Religion and development in Africa

develop me: Tapiwa Gomo

Weekends in Africa tend to be occupied by praise and worship by different religions.

Religion has always been part of human history in their quest for an interface with their creator.

But what role has religion played in the social and economic development of a society or lack thereof?

Religion generally comprises social beliefs, practices and rituals that are related to the sacred, to God, to the mystical or to the supernatural. It is an act of faith, as scientists argue.

Most people in the world concur that religious beliefs are at the core of human existence and constitute the stem from which the various belief systems and branches of life bifurcate and grow. These are some of the reasons religion is a sensitive subject, which either cushions it from criticism or makes it a cause for conflict.

In religion, there is an inherent obligation that humans must worship their gods, but also that people can turn to the same to seek solutions to their problems.

In spite of the myriad of rituals that characterise its practice, this worship and relationship has historically bound humans and their religion. However, the most dominant religions in Africa today were either imposed during the colonial times or spread from other regions outside the continent, thereby gradually annihilating our traditional belief systems.

Christianity and Islam are the main religions in Africa and are part of the way of life in many societies. In Africa, religion has an important role in defining the socio-economic and political life at individual and society levels.

However, this is different from western countries where Christianity, for instance, was transmitted to Africa during the colonial period. Western societies have succeeded in delinking religion from politics, economic and social development.

Institutions of accountability have ensured that religious and governance organisations can be held accountable. This has helped mitigate abuse of power by leaders of both organisations.

These differences have a huge impact on how the West and Africa have developed over the years. For example, societies in the West believe in being rewarded from hard work, which they consider fundamental to achieving development. They believe that a reward must come out of hard work and do not so much see that as a blessing from God, but a return on investment.

And that too underpins their problem-solving mentality. They believe human solutions are what is needed to address earthly problems and that explains the huge investment in research and innovation.

This is not to say they do not believe in God, but they do realise that human beings have a huge role in transforming their world by putting their minds and physical labour to good use.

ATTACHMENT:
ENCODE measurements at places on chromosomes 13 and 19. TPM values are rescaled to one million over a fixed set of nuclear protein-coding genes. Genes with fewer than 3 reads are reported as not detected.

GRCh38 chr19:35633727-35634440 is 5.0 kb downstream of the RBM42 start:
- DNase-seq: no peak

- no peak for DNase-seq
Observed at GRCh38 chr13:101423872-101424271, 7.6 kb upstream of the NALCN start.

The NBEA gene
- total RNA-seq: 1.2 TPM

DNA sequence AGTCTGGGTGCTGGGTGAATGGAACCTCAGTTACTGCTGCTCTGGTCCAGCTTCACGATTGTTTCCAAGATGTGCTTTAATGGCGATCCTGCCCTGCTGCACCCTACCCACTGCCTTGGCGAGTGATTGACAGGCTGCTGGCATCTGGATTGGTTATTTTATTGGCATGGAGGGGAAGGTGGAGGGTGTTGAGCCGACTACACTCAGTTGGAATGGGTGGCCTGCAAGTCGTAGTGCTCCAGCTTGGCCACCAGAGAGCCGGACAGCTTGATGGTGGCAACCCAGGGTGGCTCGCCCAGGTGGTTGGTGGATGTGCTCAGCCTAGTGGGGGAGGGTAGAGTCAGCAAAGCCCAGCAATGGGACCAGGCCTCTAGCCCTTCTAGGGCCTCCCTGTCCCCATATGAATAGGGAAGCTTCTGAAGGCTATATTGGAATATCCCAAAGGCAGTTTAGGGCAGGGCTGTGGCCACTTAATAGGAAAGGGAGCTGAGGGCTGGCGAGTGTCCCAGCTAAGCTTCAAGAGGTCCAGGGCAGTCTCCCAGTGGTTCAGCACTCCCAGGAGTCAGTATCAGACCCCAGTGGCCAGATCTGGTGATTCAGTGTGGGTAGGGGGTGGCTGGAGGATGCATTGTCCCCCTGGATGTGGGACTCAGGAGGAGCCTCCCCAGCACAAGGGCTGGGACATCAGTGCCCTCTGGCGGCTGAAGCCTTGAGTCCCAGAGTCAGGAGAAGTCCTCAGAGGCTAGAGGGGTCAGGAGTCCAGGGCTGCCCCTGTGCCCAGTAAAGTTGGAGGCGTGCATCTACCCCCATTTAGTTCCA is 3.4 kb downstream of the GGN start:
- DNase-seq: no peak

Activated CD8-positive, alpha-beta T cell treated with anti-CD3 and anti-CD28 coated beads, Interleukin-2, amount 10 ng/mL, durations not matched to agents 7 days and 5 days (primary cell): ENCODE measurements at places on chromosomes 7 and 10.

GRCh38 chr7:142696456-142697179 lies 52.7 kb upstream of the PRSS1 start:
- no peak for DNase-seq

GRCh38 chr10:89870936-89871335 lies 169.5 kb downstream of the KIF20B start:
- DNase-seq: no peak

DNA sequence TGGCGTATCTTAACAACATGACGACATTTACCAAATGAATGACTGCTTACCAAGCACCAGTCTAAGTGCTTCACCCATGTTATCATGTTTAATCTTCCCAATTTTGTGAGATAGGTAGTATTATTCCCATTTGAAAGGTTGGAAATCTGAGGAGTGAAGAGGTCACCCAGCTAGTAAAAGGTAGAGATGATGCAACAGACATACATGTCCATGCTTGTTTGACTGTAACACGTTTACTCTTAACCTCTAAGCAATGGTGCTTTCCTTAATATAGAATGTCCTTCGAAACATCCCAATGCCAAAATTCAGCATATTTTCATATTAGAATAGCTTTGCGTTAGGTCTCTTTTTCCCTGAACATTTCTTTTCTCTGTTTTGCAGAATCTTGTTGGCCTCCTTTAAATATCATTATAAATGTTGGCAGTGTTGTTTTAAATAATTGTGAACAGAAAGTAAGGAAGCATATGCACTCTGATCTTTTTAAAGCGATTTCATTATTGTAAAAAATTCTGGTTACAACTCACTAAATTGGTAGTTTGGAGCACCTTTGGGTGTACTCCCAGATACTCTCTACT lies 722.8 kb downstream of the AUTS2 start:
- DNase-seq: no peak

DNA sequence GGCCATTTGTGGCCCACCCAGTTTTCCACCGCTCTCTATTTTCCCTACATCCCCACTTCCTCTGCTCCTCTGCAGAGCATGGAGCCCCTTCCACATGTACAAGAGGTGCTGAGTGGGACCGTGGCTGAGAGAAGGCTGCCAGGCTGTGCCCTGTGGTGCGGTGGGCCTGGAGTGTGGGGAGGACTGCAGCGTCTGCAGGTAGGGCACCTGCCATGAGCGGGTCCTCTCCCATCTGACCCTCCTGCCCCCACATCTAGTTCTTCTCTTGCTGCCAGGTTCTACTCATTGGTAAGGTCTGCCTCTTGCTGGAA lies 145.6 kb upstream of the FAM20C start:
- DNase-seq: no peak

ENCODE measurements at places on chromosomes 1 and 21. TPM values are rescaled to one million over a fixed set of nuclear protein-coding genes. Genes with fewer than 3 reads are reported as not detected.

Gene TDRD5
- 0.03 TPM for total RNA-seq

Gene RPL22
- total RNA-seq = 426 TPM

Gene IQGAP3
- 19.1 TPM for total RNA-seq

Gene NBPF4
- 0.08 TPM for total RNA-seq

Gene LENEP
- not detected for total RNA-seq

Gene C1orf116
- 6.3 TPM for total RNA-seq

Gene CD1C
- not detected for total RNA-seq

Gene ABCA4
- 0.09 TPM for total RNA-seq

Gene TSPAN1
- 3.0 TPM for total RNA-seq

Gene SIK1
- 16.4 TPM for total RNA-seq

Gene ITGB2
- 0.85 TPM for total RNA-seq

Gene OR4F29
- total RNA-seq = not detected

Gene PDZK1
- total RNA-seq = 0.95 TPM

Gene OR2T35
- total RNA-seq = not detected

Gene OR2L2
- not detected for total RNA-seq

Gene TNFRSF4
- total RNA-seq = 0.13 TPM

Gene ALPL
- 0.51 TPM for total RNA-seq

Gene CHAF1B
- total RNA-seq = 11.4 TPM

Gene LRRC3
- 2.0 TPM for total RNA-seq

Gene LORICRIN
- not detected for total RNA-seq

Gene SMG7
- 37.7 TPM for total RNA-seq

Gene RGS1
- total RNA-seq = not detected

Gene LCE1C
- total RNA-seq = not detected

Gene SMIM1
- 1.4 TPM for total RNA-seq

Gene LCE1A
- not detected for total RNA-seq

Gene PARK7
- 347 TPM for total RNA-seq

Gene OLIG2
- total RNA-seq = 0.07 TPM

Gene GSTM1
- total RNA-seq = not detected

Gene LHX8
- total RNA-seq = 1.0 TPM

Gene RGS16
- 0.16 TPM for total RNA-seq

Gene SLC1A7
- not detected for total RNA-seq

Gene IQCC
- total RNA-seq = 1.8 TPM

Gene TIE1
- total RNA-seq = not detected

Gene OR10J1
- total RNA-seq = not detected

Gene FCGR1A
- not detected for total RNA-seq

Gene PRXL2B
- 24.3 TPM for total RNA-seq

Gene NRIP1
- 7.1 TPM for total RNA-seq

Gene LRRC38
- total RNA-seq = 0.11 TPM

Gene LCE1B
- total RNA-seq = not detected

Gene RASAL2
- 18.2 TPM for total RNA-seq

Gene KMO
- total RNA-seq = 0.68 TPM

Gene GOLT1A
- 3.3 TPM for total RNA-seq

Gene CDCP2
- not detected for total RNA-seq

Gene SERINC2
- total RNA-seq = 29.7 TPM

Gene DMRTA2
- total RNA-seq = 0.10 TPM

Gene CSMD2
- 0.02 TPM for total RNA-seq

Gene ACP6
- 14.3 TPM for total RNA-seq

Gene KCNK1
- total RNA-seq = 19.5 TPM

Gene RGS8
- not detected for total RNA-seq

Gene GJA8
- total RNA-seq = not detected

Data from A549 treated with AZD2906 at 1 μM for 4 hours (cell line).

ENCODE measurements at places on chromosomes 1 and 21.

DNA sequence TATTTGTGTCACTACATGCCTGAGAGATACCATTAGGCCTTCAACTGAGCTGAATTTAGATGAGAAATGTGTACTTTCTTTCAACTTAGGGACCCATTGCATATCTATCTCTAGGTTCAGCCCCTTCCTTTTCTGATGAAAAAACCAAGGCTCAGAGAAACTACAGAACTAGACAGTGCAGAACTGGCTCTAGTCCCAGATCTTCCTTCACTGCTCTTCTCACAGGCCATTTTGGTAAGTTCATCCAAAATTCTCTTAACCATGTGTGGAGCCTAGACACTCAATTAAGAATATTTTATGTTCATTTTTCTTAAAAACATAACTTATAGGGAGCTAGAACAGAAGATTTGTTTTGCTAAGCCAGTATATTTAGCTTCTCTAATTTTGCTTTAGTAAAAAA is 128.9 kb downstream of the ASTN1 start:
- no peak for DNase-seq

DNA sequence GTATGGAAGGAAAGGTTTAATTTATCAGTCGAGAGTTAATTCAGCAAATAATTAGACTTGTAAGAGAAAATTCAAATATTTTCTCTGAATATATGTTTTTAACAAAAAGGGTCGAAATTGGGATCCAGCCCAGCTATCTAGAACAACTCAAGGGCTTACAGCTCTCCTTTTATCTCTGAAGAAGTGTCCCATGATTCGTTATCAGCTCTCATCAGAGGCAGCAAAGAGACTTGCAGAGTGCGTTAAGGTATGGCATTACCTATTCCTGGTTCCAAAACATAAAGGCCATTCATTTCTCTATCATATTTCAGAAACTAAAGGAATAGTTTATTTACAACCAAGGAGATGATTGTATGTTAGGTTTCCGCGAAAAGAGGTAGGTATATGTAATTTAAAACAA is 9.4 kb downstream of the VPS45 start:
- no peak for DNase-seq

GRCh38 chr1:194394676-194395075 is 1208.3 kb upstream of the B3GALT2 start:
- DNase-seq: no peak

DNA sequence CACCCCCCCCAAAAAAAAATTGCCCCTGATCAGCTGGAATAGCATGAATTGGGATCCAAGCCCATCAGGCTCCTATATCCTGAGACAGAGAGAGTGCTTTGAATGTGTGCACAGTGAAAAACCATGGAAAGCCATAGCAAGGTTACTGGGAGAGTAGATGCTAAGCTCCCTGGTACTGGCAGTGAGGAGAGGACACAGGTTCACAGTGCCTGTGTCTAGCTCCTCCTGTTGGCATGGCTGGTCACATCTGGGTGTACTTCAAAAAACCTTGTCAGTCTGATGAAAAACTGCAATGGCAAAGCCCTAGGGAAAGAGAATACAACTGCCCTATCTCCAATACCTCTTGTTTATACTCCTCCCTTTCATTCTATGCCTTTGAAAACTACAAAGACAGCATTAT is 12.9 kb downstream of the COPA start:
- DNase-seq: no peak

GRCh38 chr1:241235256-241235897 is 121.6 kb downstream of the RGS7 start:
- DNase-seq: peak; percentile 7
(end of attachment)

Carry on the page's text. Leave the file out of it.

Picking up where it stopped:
This is contrary to the African context, where all human activities are performed, seen and experienced from a religious perspective. Religion is seen as being part of every aspect of life to the extent that it is not easy to separate one from the other. That bond influences judgments, decisions and practices of the majority of the people on the continent to the extent that the human element is seen as playing a passive role in the pursuits of social and economic development, with everything left in the hands of their gods.

An achievement in Africa is not seen from the perspective of the efforts invested into it, but as a blessing from a supernatural power or a god. Problems are not solved, but prayed over with the hopes that God will address them. Africa is seen as poor by most Africans because they think it is cursed and Western countries are developed because they are blessed. And in order to address the problem of a curse, time and effort are invested into prayer instead of implementing development programmes that can transform societies.

For that reason, religion cannot be exonerated from having perpetuated poverty and a docile mentality in Africa, where its people spend time and resources in prayers and investment in miracles instead of focusing more in productive activities.

It is for the same reason, that most of the people on the continent can easily be fooled by pastors and politicians into believing scandalous things because the general mindset is receptive to anything spiritual and religious.

While poverty persists on the natural-resource rich continent, church leaders continue to be wealthier as they reap from the desperate poor. Offerings are seen as voluntary contributions, but the coercion lies in the assertion that if one gives, it boosts their chances of being blessed. We all know that the real God has nothing to do with money.

If he needed it that much, he would have blessed Zimbabwe with a currency. It is an earthly fraud that has been left to flourish unquestioned.

African pastors easily become wealthy because there is an abundant belief that investing in religious practices is more profitable than investing in real business. So many people ‘seed’ their hard-earned money to their pastors with the hope that God will bless them and make the money multiply.

This is how those mind-sets are structured. Whilst the endemic problems of African poverty must first be blamed on the historical factors and current governance and corruption challenges, religion too has a major role.

1 Comment

  1. i agree with you my bro the more. we’re really fooled and fail to invest in meaningful businesses. you some of us who perceive themselves as “blessed” building some 30 to 50 roomed houses when they buy their groceries from tuckshops, sham

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